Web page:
This post can also be found at The Central Blue.

Dr Ross Mahoney is an independent historian and defence specialist based in Australia. Between 2013 and 2017, he was the resident Historian at the Royal Air Force Museum, and he is a graduate of the University of Birmingham (MPhil and PhD) and the University of Wolverhampton (PGCE and BA). His research interests include the history of war in the twentieth and twenty-first centuries, air power and the history of air warfare, and the social and cultural history of armed forces. To date, he has published several chapters and articles, edited two books, and delivered papers on three continents. He is a member of the Royal Historical Society and is an Assistant Director of the Second World War Research Group. He is a member of the Royal Historical Society and an Assistant Director of the Second World War Research Group. He blogs at Thoughts on Military History, and can be found on Twitter at @airpowerhistory.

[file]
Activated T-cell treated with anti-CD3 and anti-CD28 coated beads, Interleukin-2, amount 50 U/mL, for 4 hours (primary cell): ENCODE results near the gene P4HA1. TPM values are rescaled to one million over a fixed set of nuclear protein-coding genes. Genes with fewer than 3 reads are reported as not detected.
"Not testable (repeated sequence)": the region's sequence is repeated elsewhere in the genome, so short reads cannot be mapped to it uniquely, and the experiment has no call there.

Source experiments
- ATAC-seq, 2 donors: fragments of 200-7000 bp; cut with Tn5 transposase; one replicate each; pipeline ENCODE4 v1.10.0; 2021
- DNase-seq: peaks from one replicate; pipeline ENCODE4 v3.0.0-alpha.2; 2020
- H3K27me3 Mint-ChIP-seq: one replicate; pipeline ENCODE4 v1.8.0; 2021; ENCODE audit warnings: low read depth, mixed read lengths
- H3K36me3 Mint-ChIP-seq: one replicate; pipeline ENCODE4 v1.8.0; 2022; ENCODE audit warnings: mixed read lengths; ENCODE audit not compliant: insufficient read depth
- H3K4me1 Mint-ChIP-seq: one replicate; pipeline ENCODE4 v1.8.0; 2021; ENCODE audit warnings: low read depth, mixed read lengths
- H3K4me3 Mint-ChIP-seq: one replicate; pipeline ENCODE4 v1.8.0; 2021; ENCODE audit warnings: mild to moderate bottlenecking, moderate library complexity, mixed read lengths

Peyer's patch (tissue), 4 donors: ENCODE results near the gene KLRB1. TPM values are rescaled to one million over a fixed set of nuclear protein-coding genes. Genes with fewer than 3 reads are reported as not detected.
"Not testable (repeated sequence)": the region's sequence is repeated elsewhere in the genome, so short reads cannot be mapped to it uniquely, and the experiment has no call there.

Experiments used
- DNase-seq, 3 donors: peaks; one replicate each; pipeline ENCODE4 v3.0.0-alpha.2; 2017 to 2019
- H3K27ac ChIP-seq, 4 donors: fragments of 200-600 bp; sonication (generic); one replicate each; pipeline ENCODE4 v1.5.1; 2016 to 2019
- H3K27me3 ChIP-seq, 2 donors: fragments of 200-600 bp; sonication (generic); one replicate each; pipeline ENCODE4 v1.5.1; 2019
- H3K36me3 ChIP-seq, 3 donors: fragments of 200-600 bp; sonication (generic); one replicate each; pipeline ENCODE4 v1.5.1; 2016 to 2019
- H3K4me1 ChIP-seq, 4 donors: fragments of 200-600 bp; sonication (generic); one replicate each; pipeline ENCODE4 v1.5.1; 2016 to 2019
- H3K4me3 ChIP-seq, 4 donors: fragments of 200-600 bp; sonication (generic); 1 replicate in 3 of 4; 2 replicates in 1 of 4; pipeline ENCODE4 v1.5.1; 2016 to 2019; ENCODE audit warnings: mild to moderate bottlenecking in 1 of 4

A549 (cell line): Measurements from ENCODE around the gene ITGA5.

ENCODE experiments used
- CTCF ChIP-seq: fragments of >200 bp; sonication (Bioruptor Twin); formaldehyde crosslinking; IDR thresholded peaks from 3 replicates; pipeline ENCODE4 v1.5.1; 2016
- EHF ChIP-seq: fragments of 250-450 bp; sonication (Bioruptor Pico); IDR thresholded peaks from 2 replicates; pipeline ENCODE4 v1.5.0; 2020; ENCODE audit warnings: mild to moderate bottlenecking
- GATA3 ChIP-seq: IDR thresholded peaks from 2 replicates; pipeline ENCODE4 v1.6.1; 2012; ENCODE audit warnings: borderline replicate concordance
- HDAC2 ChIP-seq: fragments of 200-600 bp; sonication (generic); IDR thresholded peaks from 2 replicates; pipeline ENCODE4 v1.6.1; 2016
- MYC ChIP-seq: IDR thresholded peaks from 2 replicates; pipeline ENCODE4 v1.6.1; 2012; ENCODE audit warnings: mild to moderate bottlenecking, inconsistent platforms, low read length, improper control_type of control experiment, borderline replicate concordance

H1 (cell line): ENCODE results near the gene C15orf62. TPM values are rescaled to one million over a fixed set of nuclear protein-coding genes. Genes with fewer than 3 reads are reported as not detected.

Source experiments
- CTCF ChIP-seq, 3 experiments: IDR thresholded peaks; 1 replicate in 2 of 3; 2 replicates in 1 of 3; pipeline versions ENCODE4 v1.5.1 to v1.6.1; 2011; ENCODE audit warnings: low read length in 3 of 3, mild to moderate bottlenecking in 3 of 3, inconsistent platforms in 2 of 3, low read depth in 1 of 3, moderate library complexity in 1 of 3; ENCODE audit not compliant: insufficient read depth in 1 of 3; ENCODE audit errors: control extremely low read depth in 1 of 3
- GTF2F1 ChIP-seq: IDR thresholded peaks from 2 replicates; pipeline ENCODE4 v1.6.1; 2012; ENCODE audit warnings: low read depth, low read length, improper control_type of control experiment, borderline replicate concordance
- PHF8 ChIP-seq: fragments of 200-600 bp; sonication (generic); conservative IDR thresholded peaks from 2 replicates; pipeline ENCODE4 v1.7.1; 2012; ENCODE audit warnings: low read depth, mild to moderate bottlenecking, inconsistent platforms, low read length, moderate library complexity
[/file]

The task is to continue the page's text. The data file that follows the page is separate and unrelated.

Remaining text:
Header Image: An F-35 Lightning II Joint Strike Fighter test aircraft banks over the flight line at Eglin Air Force Base, 23 April 2009. (Source: Wikimedia)

[1] Robin Laird, ‘The F-35 and the Transformation of Power Projection Forces,’ The Central Blue, 19 September 2016.

[2] Thomas Hippler, Bombing the People: Giulio Douhet and the Foundation of Air-Power Strategy, 1884-1939 (Cambridge: Cambridge University Press, 2013), p. 147. There is a question over the correct date for Douhet’s second edition. Hippler consistently refers to it being produced in 1926 while the most recent imprint of Dino Ferrari’s 1942 translation describes it as the 1927 edition, see: Hippler, Bombing the People, p. 144; Thomas Hippler, ‘Democracy and War in the Strategic Thought of Guilio Douhet’ in Hew Strachan and Sibylle Scheipers (eds.),  The Changing Character of War (Oxford: Oxford University Press, 2011), p. 181, fn. 13; Guilio Douhet, Command of the Air, translated by Dino Ferrari (Washington DC: Air Force History and Museums Program, 1998), p. x. It is clear, however, from the original Italian that while published in 1927, the second edition was written in 1926.